17 people saved in the sea
A group of migrants were rescued on Tuesday from an Italian fishing trawler in the Adriatic Sea and taken to Montenegro, Reuters reports.
Montenegro may have been the only convenient place to disembark after the group drifted into the Adriatic through the Otranto pass separating Italy and Albania.
There were 11 Syrian nationals on the vessel, two people from Morocco and two from Yemen, one person from Afghanistan and one from Pakistan. The group included four children.
30 Syrian refugees arrived at Fiumicino airport from Syria thanks to an ecumenical initiative, the ‘humanitarian corridors’. 13 people from the group were children, some in need of medical treatment. Two children were admitted in the pediatric hospital of Bambin Gesu’ in Rome.
So far over one thousand refugees were able to reach Europe thanks to the initiative launched two years ago and which has been imitated by countries such as France and Belgium, it is reported. Yesterday another small group of 40 refugees arrived from Beirut to Paris.
Police checks at the motorway services in Jabbeke resulted in tragedy last night when a person intending to leave for the UK died as they tried to escape across the carriageway of the motorway, it is reported.
Investigations are under way.
On Wednesday, January 31, a protest is planned in support of all the students belonging to the “sans papiers” category frequently sought by the authorities:
Manifestation Régularisation des Etudiant.e.s Sans Papiers
Manifestation Régularisation des Etudiant.e.s Sans Papiers
Manifestation Régularisation des Etudiant.e.s Sans Papierswww.facebook.com
In the days since the recent mass destruction of tents and the use of tear gas and rubber bullets, everyone here has been trying to get their lives back to ‘normal’.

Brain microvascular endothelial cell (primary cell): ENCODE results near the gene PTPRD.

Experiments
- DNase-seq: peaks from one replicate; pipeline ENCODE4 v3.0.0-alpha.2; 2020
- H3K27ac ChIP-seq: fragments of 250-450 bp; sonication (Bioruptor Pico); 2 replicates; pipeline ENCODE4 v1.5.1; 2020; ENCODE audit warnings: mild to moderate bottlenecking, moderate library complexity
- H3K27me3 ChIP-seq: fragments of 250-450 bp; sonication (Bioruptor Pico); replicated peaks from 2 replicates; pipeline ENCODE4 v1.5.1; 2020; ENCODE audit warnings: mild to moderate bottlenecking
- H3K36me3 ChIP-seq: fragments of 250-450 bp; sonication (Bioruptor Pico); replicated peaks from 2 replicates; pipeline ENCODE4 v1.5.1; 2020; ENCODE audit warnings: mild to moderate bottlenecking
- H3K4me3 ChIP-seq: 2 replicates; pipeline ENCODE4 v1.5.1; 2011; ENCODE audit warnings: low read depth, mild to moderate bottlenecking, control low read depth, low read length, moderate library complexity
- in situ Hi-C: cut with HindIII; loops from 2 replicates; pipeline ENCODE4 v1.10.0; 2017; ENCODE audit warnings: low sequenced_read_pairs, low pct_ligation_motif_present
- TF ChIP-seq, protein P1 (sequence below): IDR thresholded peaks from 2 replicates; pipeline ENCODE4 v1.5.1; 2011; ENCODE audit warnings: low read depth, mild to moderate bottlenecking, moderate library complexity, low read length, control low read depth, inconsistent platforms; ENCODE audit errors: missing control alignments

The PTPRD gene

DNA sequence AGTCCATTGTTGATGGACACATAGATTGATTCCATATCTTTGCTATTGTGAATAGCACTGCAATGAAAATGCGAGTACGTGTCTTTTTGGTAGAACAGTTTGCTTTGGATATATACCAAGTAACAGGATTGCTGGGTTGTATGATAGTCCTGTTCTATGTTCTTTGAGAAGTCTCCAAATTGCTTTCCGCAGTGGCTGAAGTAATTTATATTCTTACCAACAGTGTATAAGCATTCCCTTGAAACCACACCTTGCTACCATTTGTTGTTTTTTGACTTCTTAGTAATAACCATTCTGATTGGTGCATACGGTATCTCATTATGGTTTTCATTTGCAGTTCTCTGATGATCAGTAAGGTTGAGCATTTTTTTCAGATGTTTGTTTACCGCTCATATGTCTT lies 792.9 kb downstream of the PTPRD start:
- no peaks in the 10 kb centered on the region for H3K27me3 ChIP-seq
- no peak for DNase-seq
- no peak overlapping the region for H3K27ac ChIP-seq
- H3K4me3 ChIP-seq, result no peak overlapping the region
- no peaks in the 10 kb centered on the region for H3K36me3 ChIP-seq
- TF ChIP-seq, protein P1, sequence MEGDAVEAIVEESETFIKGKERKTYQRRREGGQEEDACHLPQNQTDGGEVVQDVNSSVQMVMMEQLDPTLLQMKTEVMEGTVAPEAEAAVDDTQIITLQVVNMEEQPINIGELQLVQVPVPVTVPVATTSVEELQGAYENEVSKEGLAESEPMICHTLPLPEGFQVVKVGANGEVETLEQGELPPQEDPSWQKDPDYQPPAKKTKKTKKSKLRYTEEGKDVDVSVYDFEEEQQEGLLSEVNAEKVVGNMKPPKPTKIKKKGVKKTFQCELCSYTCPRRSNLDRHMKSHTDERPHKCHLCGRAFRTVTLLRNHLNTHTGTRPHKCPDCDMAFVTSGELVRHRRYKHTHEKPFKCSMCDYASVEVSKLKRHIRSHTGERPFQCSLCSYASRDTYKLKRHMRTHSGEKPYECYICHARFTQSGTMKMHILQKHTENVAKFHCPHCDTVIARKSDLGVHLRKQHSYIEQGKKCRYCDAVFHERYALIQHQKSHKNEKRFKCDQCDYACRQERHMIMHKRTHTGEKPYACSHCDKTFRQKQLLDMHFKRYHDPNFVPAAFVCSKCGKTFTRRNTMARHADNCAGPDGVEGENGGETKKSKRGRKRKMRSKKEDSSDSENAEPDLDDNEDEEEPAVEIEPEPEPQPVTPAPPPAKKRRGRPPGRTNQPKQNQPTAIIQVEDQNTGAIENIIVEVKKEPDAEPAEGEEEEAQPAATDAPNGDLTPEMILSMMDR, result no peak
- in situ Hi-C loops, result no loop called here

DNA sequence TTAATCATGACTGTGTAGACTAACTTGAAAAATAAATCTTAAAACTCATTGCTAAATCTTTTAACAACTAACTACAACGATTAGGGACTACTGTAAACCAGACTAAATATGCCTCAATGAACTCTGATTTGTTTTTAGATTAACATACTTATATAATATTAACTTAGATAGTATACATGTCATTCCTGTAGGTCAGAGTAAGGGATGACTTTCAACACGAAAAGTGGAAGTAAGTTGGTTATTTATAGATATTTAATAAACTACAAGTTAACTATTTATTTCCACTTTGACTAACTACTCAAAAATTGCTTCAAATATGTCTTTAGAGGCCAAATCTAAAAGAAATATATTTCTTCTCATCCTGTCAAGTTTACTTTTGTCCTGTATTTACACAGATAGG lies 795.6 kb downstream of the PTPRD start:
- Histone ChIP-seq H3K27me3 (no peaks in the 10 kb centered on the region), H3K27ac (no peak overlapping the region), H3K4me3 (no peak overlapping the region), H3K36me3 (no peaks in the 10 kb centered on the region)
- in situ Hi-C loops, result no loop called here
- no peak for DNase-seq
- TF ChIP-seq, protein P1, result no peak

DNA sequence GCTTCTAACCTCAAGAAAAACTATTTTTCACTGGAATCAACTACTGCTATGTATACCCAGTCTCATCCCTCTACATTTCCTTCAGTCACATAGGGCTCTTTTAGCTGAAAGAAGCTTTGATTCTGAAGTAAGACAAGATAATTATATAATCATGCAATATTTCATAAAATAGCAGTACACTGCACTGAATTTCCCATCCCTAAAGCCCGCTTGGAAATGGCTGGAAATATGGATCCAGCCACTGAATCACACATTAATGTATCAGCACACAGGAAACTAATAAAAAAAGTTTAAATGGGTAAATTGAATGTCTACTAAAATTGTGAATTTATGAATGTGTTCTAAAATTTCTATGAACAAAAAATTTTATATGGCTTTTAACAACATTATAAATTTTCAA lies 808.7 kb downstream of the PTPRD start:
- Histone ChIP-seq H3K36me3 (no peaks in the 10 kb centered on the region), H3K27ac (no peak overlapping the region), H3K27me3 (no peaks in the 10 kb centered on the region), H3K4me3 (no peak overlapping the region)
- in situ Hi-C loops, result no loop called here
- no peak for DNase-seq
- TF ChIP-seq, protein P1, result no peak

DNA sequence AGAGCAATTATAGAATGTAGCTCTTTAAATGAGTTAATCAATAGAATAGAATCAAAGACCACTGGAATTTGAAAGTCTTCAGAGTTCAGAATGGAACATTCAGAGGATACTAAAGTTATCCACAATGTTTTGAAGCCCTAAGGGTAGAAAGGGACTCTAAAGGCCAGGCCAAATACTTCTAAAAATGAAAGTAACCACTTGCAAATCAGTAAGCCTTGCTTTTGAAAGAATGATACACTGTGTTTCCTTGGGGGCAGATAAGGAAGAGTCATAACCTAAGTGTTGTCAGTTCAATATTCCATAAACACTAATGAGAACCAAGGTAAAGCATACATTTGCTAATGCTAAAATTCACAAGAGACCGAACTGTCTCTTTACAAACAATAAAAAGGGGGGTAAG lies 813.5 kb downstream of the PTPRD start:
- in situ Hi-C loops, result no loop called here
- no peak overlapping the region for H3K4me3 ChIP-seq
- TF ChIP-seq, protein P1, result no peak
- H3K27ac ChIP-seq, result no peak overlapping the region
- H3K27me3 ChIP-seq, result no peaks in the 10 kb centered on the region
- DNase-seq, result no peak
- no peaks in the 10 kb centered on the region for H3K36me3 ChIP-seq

Other signs of complicated ‘small mercies’ were everywhere: evidence of untiring help which should never have been needed in the first place. First-aid volunteers such as the F.A.S.T. group had bandaged the injured hands of people we were distributing food to, and empty capsules of saline solution were everywhere, having been given by first aid volunteers to wash out the worst of the tear gas from refugees’ eyes.
Black eyes on the faces of people we served were further visible evidence of what had happened, but not all wounds are visible. One of the F.A.S.T. volunteers spoke to a 14 year old boy who has lost hope after everything he’s experienced in Calais; he told her that he no longer cares if the police kill him or not.
The poor boy who lost his eye after being shot from close range with rubber bullets has no one who can look after him.
Meanwhile we heard this morning that the police appear to be destroying the new tents, on this frosty morning. The state has not opened the accommodation centres, despite this.
I just want to note that this kind of behaviour by the police and the French and British states — because we are funding these ‘security operations’ — is not an exception: it is systematic and it is the norm. — a report by Chris Swann
Appeal for Dubs
Help Refugees has won the right to appeal the Government’s decision to relocate only 480 lone refugee children under the Dubs Amendment.
A coalition of MPs, lawyers and celebrities are teaming up with charity Help Refugees to launch a new crowdfunding campaign today to help finance the case against Home Secretary Amber Rudd over the ‘unlawful’ closure of the Dubs Amendment. They argued that the eligibility date needed to be amended so that very vulnerable recent arrivals could be considered for transfer and because many unaccompanied children who had arrived long ago could no longer be traced. Now the Government has accepted that children who arrived in Europe before March 2018 will be potentially eligible for transfer.